Thank You, Hondo

TripleOT

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SoSH Member
Jul 4, 2007
1,839
Great defender at three positions-- maybe the greatest of all time in that role. He scored nearly 27,000 points but I never saw him dunk the ball once, not even in warmups.
IIRC, his first bucket as a pro was a dunk, the only dunk of his career. i distinctly remember his last game, the 31 win Cs and the 27 win Buffalo Braves playing out the string, and one of the story lines was whether Hondo would dunk his last bucket.

Providence legend Ernie DiGregorio was dusted off the Celtics' bench to feed the ball to Hondo over and over, and Havlicek ended his career at age 37 by putting up 29 points as the Celtics dropped 73 second half points on the Braves for the win.

It was also the last game for Ernie D, finished at age 27. He never fully recovered from a knee operation the season after winning ROY with the Braves in 1974.
 

Big John

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Dec 9, 2016
1,551
Those Braves teams with McAdoo, McMillan, DeGregorio and the underrated Randy Smith could really score. Gar Heard was also on that team until they traded him to Phoenix.
 

joe dokes

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SoSH Member
Jul 18, 2005
12,678
Bob Cousy never disappoints:

https://www.bostonglobe.com/sports/celtics/2019/05/23/john-havlicek-tribute-celebrates-champion-sport-and-life/5AFOuTCRoV5uxDrOM29GgP/story.html
(edited to include only Cooz's rmarks):

Walking with the aid of a cane, Cousy approached the altar and spoke after the reading of the gospel.
“At 90, you have difficulty remembering what you’d like to say,’’ started Cousy. “And even when you type larger, you have trouble reading at times . . . John was a complex man in some ways and in other ways a simple and transparent one . . . I could be wrong, but I think John was not completely comfortable with his celebrity status.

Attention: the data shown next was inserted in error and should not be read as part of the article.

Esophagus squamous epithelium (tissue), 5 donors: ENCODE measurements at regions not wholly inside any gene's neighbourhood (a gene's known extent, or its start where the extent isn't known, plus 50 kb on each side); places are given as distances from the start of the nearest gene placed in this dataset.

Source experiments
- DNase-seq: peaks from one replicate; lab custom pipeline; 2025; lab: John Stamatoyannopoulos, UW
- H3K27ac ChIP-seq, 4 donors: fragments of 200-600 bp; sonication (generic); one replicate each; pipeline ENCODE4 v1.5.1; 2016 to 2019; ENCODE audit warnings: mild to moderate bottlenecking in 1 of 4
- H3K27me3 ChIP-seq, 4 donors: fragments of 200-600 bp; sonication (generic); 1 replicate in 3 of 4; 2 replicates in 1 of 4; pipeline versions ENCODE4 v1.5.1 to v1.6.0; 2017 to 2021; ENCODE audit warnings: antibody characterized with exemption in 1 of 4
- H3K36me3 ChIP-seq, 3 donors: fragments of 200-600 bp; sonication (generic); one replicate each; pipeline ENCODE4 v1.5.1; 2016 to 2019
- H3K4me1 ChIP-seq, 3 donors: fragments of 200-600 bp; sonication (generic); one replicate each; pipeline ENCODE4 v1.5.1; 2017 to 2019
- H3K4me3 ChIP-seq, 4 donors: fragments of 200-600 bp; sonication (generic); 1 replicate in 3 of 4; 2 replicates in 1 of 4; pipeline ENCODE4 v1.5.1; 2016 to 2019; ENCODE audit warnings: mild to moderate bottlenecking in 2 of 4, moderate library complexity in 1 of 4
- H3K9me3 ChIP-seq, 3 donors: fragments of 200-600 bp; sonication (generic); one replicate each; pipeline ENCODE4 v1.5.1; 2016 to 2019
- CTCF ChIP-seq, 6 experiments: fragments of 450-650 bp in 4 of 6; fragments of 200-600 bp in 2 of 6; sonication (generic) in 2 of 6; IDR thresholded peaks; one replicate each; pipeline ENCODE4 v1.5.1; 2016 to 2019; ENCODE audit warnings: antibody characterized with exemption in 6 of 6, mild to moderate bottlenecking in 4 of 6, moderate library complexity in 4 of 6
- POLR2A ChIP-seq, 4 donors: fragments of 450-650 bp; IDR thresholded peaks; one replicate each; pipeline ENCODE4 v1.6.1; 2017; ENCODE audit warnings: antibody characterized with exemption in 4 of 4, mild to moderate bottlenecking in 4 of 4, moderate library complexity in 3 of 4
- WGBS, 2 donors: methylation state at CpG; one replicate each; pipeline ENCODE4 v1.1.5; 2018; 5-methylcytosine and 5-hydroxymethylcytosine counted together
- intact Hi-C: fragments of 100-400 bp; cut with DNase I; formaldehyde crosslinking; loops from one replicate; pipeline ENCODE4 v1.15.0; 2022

“However, I think he utilized that celebrity very well. He used it to reach out and help others.
“My old Jesuit mentor at Holy Cross many years ago, when asked the eternal question — ‘What’s it all about? Why are we here?’ — would reply that basically what God requires of you is that you maximize whatever God-given talents you are blessed with to reach out to your communities and help in any way you are able those who are less fortunate, who need a boost.
“John personified this attitude. And along with that, he was a loving, responsible husband and father.’’
Cousy then spoke of Havlicek’s 34-year Cape Cod charity fishing weekend for the benefit of the Genesis Fund, and teased, “I used to tell John, ‘You know, this would be a great, great weekend if you just got rid of the fishing.’
“In an effort to make this a celebratory moment, let me remind you that John was a world-class athlete who played 16 years — half of those championship years. He was part of an era that started in 1957 and continued until 1969 in which 11 championships were won in a 13-year period.
“That had never been done before and it will never be replicated. Truly unbelievable. And it gives New England sports fans something forever.
“John embedded himself into the New England sports world and into the hearts of every sports fan when he stole the ball.’’
A somber Cousy concluded his remarks with a reference to his own retirement ceremony in 1963 when an MDC water division worker named Joe Dillon broke the teary silence at the sold-out Garden, bellowing, “We love ya, Cooz!’’ from the balcony.
“Today I’m pleased to close the circle and use a quote from my own memory book,’’ Cousy said, choking back tears.
“We love you, Hondo. Rest in peace.’’